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Newcastle, like the rest of the country, had a wealth of cinemas in the 20th century which are now gone. Even the Warner Brothers Multiplex at Manors has been replaced. Two that have survived are less than 150 yards from each other, on opposite sides of Westgate Road and have both been through several adaptations to survive.
The Journal Tyne Theatre, as it is known now, started life as The Tyne Theatre and Opera House in 1867 but was fitted with projectors and renamed The Stoll in 1919. By 1974 it had become outdated and was closed down, but didn't remain empty for long as it was reopened as a theatre in 1977.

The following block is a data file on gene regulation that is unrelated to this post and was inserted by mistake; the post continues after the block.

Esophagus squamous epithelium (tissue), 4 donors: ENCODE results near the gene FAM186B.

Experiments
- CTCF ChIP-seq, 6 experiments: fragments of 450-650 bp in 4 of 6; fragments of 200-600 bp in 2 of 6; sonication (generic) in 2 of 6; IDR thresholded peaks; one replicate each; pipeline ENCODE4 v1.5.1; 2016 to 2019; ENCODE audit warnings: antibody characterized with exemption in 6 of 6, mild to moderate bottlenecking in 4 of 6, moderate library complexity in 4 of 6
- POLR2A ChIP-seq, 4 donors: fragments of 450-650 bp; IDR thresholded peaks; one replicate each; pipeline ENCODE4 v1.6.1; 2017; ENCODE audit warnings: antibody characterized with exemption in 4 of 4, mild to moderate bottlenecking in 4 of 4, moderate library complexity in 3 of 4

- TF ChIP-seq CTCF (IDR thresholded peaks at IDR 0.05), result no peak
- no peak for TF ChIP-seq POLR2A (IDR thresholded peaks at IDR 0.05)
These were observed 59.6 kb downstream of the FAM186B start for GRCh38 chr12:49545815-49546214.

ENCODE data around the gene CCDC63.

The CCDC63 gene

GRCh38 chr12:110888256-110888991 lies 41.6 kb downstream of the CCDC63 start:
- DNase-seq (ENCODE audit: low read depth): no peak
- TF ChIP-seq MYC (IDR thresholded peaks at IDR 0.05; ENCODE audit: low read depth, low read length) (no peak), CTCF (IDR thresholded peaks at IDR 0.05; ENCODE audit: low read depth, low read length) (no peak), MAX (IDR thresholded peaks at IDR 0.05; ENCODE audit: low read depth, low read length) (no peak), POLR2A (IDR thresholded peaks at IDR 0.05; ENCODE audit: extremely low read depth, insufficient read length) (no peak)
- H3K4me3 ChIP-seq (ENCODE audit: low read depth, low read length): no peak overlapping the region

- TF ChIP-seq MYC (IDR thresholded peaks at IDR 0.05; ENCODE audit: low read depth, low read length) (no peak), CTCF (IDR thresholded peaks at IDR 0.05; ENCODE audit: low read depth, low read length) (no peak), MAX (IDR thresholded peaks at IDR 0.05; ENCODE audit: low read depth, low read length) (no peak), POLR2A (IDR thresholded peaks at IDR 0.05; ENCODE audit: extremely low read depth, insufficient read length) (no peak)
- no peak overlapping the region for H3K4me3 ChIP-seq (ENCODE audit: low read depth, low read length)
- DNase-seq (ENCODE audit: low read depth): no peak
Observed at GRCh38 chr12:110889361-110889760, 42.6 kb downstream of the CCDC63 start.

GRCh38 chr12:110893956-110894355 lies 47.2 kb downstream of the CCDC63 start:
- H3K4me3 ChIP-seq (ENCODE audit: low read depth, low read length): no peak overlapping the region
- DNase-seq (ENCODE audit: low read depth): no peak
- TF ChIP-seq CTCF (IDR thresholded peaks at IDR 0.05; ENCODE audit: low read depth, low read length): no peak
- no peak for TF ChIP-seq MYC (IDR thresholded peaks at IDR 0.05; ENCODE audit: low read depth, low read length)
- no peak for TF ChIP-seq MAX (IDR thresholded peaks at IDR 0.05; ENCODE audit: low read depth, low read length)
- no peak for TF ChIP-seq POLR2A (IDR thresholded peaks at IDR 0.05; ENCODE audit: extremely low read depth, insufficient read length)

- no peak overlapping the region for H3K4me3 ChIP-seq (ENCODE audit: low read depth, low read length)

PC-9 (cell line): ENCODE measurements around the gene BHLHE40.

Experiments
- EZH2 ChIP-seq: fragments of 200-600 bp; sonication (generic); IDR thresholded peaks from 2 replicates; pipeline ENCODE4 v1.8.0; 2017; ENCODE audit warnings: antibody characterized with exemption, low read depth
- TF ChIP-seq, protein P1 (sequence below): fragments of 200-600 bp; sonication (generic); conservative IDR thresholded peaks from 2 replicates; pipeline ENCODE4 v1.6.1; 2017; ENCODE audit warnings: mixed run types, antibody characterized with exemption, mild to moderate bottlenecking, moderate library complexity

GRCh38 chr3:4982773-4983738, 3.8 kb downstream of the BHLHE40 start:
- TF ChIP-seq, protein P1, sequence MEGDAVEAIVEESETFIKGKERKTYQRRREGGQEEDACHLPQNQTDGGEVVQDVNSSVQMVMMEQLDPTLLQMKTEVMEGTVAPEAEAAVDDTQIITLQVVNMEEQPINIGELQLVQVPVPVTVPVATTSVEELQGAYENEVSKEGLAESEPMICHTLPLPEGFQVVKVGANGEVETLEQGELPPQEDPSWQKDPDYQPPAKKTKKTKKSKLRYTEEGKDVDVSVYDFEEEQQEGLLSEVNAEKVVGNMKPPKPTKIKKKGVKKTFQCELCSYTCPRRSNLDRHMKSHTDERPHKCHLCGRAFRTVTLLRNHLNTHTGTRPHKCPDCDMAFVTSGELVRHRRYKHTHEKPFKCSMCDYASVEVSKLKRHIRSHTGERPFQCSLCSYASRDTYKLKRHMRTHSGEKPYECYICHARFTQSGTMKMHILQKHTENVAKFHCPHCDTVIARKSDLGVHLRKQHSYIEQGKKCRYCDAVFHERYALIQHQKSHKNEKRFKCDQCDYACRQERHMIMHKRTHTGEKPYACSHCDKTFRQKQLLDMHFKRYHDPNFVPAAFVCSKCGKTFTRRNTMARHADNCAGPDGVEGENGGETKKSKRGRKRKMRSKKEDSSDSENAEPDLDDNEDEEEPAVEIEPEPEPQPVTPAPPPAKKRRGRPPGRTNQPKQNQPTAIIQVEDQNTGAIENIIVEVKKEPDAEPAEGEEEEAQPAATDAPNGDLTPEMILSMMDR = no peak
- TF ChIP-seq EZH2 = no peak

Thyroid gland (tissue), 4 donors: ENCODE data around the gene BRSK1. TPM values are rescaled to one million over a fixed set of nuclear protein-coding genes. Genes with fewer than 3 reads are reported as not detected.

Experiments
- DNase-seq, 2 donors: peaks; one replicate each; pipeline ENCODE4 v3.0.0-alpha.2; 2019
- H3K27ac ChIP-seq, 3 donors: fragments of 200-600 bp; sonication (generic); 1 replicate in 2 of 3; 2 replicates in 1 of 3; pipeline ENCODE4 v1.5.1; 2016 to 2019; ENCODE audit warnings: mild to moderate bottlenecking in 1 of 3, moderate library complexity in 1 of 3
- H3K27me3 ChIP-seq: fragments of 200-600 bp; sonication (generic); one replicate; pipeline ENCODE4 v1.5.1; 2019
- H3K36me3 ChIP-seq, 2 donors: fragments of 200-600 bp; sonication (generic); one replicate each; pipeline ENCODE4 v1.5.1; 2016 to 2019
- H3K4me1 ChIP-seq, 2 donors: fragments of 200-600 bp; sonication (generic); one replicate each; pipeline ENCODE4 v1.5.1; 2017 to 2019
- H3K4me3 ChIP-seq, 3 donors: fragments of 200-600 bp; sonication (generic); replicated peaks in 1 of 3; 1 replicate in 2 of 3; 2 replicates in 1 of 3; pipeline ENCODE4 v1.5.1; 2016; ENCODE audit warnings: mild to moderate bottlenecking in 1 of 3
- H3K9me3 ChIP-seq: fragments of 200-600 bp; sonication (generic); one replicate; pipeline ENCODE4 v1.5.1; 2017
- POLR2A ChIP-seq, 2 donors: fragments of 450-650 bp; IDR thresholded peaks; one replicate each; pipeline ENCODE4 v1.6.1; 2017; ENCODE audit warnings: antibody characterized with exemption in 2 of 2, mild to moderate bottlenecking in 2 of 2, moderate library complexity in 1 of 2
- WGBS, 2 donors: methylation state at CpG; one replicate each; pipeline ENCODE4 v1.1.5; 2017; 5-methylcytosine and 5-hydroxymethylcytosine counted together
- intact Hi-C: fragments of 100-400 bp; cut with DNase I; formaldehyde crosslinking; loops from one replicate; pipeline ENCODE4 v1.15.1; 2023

The photo of The Stoll showing the view up Westgate Road is from 1928, the queue to see 'The Monster Maker' is from 1945.
The O2 Academy on the corner of Westgate Road and Clayton Street is probably best known as the Gala Bingo which lay vacant for many years until it underwent renovation and opened in its current incarnation as a live music venue in 2005. But it went through many years as a cinema before its bingo hall days. Opening in 1912 as The Picture House, it would have been among the first purpose-built cinemas, and it went through many identities to suit the fashion of the day; The Westgate Road Picture House (1914-1927), The New Westgate (1927-1937), The Westgate (1937-1950) and The Gaumont Cinema (1950-1958).
The shot of The New Westgate was taken in 1927 and seems to have been before its grand opening under that name. The date of the Gala Bingo photograph is unknown but looks to be from the early '90s.
The Stoll 1928 & 1945, New Westgate 1927, Gala Bingo © Newcastle Libraries
Tyne Theatre 2010, O2 Academy 2010 © Chris Perriman